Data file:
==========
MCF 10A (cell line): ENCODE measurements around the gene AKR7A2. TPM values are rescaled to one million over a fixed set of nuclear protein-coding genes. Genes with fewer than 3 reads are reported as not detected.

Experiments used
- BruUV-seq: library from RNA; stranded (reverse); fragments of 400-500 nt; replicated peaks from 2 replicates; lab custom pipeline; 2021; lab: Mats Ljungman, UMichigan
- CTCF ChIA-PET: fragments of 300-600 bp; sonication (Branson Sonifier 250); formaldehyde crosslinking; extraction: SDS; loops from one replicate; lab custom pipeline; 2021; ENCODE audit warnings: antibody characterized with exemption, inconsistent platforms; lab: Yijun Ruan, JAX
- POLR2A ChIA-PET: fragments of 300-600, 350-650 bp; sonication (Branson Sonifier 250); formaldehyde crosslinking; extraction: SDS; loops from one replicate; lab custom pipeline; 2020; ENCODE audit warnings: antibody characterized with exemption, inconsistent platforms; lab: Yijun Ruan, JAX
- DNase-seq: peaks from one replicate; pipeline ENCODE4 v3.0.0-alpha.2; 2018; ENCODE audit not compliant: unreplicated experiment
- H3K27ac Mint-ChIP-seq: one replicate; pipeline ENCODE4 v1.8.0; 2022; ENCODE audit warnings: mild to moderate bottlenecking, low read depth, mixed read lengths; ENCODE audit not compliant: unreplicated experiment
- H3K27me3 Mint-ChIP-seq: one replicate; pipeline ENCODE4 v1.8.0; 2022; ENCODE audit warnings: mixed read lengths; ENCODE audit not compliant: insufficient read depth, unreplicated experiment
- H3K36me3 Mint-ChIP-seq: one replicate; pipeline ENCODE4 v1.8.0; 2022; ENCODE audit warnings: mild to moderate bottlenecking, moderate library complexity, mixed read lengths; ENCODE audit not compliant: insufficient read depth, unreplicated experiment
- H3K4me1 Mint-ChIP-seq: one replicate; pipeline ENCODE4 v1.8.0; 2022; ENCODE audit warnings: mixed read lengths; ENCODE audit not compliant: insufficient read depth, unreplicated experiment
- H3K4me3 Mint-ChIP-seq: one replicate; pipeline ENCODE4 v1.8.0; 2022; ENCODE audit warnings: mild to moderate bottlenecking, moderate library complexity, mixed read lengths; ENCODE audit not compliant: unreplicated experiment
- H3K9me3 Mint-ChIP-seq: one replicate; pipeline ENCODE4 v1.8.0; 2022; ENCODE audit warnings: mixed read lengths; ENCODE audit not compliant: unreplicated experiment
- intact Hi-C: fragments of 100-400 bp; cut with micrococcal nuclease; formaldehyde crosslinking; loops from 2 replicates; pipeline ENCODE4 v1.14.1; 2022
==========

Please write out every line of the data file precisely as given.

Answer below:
MCF 10A (cell line): ENCODE measurements around the gene AKR7A2. TPM values are rescaled to one million over a fixed set of nuclear protein-coding genes. Genes with fewer than 3 reads are reported as not detected.

Experiments used
- BruUV-seq: library from RNA; stranded (reverse); fragments of 400-500 nt; replicated peaks from 2 replicates; lab custom pipeline; 2021; lab: Mats Ljungman, UMichigan
- CTCF ChIA-PET: fragments of 300-600 bp; sonication (Branson Sonifier 250); formaldehyde crosslinking; extraction: SDS; loops from one replicate; lab custom pipeline; 2021; ENCODE audit warnings: antibody characterized with exemption, inconsistent platforms; lab: Yijun Ruan, JAX
- POLR2A ChIA-PET: fragments of 300-600, 350-650 bp; sonication (Branson Sonifier 250); formaldehyde crosslinking; extraction: SDS; loops from one replicate; lab custom pipeline; 2020; ENCODE audit warnings: antibody characterized with exemption, inconsistent platforms; lab: Yijun Ruan, JAX
- DNase-seq: peaks from one replicate; pipeline ENCODE4 v3.0.0-alpha.2; 2018; ENCODE audit not compliant: unreplicated experiment
- H3K27ac Mint-ChIP-seq: one replicate; pipeline ENCODE4 v1.8.0; 2022; ENCODE audit warnings: mild to moderate bottlenecking, low read depth, mixed read lengths; ENCODE audit not compliant: unreplicated experiment
- H3K27me3 Mint-ChIP-seq: one replicate; pipeline ENCODE4 v1.8.0; 2022; ENCODE audit warnings: mixed read lengths; ENCODE audit not compliant: insufficient read depth, unreplicated experiment
- H3K36me3 Mint-ChIP-seq: one replicate; pipeline ENCODE4 v1.8.0; 2022; ENCODE audit warnings: mild to moderate bottlenecking, moderate library complexity, mixed read lengths; ENCODE audit not compliant: insufficient read depth, unreplicated experiment
- H3K4me1 Mint-ChIP-seq: one replicate; pipeline ENCODE4 v1.8.0; 2022; ENCODE audit warnings: mixed read lengths; ENCODE audit not compliant: insufficient read depth, unreplicated experiment
- H3K4me3 Mint-ChIP-seq: one replicate; pipeline ENCODE4 v1.8.0; 2022; ENCODE audit warnings: mild to moderate bottlenecking, moderate library complexity, mixed read lengths; ENCODE audit not compliant: unreplicated experiment
- H3K9me3 Mint-ChIP-seq: one replicate; pipeline ENCODE4 v1.8.0; 2022; ENCODE audit warnings: mixed read lengths; ENCODE audit not compliant: unreplicated experiment
- intact Hi-C: fragments of 100-400 bp; cut with micrococcal nuclease; formaldehyde crosslinking; loops from 2 replicates; pipeline ENCODE4 v1.14.1; 2022